Social media KPIs… it's a buzzword that might seem antiquated by now. There are hundreds or even thousands of blog posts in many different languages about this topic. However, I would argue that most of those articles simply address what social media KPIs are—not how to choose which ones are the best fit for your team's particular goals.
When it comes to social media KPIs, and indeed any segment of KPIs, it's important to do the initial work of separating what's possible from what you need.
Failing to do so could mean the most important part—successful social media measurement—becomes a massive waste of time.
First, a primer on KPIs
It's important to first have a clear understanding of what key performance indicators (KPIs) actually are. Basically, a KPI is a measurable value that demonstrates how effectively a company is achieving key business objectives. As such, the selected indicators are central for the success of whatever action the business takes (see some KPI examples here).
In social media analytics, KPIs are generally visualized in charts that include a variety of data pulled from your social media channels. Here's an example:
But before you make a cool dashboard and load it up with social media metrics, it’s important to take a step back and think about how to find what’s worth measuring.
What are the right Social Media KPIs for my goals?
The best social media managers begin with this question. While it’s possible to measure every social media metric under the sun, it’s called a KPI for a reason: you’re drilling down into what matters.
Finding what matters is typically far more difficult than simply measuring everything—but it’s well worth your time. This allows you to grow in ways that are aligned with overall company goals, and it allows you to break free from the vanity metrics that may look great but actually don’t move the business forward.
Here are three steps (and a metaphor) that we’ve found to be incredibly helpful in whittling down everything that can be measured into everything that should be measured.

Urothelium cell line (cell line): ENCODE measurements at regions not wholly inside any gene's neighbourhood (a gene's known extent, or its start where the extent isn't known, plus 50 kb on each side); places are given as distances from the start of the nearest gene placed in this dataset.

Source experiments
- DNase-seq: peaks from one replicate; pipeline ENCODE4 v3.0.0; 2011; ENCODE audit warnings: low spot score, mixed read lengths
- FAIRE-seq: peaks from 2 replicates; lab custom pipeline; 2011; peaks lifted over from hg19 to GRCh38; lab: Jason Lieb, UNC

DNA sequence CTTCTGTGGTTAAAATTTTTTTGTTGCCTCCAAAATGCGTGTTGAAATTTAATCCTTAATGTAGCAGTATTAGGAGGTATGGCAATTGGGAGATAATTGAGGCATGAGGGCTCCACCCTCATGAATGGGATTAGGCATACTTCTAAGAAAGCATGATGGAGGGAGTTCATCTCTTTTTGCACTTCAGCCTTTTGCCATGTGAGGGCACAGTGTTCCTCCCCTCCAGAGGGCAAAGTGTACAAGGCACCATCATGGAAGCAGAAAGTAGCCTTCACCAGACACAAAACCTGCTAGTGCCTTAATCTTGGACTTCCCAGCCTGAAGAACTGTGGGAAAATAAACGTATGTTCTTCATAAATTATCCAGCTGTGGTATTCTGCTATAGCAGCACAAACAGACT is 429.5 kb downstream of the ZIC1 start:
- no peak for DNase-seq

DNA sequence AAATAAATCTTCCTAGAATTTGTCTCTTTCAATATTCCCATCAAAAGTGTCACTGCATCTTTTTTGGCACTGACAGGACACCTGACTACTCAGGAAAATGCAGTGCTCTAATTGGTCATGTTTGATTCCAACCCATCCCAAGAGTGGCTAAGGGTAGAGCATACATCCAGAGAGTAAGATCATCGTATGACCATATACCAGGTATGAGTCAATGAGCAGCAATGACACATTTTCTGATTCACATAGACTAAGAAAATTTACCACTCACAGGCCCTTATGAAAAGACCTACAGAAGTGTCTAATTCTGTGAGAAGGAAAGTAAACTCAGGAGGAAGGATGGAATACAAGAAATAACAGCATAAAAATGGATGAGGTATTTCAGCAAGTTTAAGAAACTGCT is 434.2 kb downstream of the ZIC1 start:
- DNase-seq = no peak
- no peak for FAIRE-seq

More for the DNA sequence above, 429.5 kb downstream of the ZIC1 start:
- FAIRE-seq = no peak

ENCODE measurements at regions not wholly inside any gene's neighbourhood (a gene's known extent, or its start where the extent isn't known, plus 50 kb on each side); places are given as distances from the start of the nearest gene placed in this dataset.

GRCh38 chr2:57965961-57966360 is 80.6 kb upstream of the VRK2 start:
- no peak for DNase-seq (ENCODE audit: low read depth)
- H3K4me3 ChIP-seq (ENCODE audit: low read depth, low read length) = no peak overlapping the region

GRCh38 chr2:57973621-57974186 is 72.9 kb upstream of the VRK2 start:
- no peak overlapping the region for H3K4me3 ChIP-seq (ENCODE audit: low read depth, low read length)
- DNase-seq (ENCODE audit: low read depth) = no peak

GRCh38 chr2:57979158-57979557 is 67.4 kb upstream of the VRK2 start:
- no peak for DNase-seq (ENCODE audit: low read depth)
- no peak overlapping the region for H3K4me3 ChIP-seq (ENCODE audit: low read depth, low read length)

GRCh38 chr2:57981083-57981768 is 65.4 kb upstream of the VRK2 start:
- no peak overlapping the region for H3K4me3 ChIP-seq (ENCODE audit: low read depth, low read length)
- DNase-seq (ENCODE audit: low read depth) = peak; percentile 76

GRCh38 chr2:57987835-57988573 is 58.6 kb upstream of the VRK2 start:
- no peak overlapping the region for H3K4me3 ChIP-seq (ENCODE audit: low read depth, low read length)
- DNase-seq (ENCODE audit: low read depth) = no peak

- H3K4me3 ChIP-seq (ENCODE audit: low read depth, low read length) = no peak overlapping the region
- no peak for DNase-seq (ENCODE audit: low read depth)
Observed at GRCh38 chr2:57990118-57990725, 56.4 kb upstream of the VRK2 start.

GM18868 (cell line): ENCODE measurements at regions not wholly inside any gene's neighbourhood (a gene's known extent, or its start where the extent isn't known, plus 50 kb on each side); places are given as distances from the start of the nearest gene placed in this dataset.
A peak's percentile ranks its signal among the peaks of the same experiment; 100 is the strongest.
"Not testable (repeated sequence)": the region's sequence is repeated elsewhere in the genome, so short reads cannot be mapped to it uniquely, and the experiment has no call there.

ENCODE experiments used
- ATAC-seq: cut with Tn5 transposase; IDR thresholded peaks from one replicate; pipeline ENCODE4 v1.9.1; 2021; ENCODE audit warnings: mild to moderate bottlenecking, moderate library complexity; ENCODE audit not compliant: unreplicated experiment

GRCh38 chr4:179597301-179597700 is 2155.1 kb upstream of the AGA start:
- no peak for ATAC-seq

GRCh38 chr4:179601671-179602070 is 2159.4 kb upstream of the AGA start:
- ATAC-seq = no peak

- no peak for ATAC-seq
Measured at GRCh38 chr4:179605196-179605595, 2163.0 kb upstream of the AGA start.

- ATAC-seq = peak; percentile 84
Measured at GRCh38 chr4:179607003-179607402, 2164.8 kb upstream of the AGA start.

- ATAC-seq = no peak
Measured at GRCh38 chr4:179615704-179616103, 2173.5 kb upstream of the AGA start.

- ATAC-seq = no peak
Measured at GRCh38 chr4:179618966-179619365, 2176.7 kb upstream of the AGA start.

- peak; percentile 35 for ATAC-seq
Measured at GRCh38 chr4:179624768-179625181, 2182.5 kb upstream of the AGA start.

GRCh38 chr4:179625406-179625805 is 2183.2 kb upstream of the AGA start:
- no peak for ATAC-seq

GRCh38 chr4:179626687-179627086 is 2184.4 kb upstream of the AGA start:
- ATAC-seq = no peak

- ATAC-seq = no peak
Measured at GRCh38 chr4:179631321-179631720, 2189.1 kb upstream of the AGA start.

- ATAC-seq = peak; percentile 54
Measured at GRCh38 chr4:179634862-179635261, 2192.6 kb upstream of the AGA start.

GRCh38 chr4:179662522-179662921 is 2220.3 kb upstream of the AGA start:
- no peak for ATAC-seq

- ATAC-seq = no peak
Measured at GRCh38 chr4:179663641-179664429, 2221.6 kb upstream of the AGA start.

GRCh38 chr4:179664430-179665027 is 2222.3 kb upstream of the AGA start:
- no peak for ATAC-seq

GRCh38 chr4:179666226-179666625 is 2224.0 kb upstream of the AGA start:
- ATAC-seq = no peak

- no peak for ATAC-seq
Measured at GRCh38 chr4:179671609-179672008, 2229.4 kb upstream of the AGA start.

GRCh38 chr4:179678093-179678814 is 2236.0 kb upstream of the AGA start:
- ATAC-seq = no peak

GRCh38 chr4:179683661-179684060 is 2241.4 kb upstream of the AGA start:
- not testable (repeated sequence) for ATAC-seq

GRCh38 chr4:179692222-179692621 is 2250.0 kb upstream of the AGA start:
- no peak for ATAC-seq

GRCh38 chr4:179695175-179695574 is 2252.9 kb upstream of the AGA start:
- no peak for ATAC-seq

Step 1: Evaluate the current state of your social media channels
Step 1 begins at the roots. It’s here where you should assess your current social media performance measurement process. This process is what grounds the tree, and will serve as the foundation for what grows from it.
As you assess your process, you’ll naturally uncover data about your current performance. If you don’t yet have a process in place, these initial questions can help you form one:
- What social media metrics do we typically measure?
- Who measures them?
- When do we measure them?
- Do we report our measurements to others?
- When we gather social media metrics, do we act on them?
Without a process in place, and without an initial grasp on the data, it’s impossible to know where you are coming from (and therefore know where you are going).
This is your chance to look at many different metrics. Consider the number of your followers, the rate of change in follower increases, how many times you post and when, the interactions you get on your posts, etc. In this first step, you should not miss anything major. Take notes on the basics and don’t get too complicated in what you’re measuring.
Step 2: Use data to identify your social media goals
Welcome to the trunk. This is where the data you’ve evaluated grows into the strong core your social media team will need to figure out where it makes sense to blossom.
At this point, you know your social media process, and you can answer basic questions such as:
- How many followers do we typically get each month?
- How often do we post each week?
- How many interactions do our posts typically get, and what kind?
The trunk is where we take action on the insights we gathered from the roots.
Let’s imagine that you are active on Facebook. If you’re posting each day of the week and seeing a steady increase in Facebook fans, but you’re not getting many reactions to your content, setting an increase in interactions as your goal (rather than posting more frequently) would be a smart goal to set.
Or let’s imagine you want to improve your Instagram channel. You might get consistently great interactions from your followers, but your follower count is moving at a snail’s pace. Your aim for the future might then be to adjust your Instagram strategy so you reach more people.
Step 3: Establishing the right social media KPIs
We’ve now reached the crown of the tree. Everything we did up to this point has been to figure out what we want to see blossom here. It’s KPI selection time!
Based on what you learned from the trunk, write down which KPIs your team is going to focus on. It will help—when the time comes to reflect back over your social media performance from the previous quarter—if you also write down why you’ve decided to focus on these particular KPIs.
To help get you on your way, here’s a list of what some of our clients have come up with when they’ve worked through this process:
There was a time when most discussions on social media performance were about raising the number of followers. Those times are over. Nonetheless, a solid follower base is still an important factor for constantly reaching a certain number of people. So here are some useful social media KPIs that concern your followers.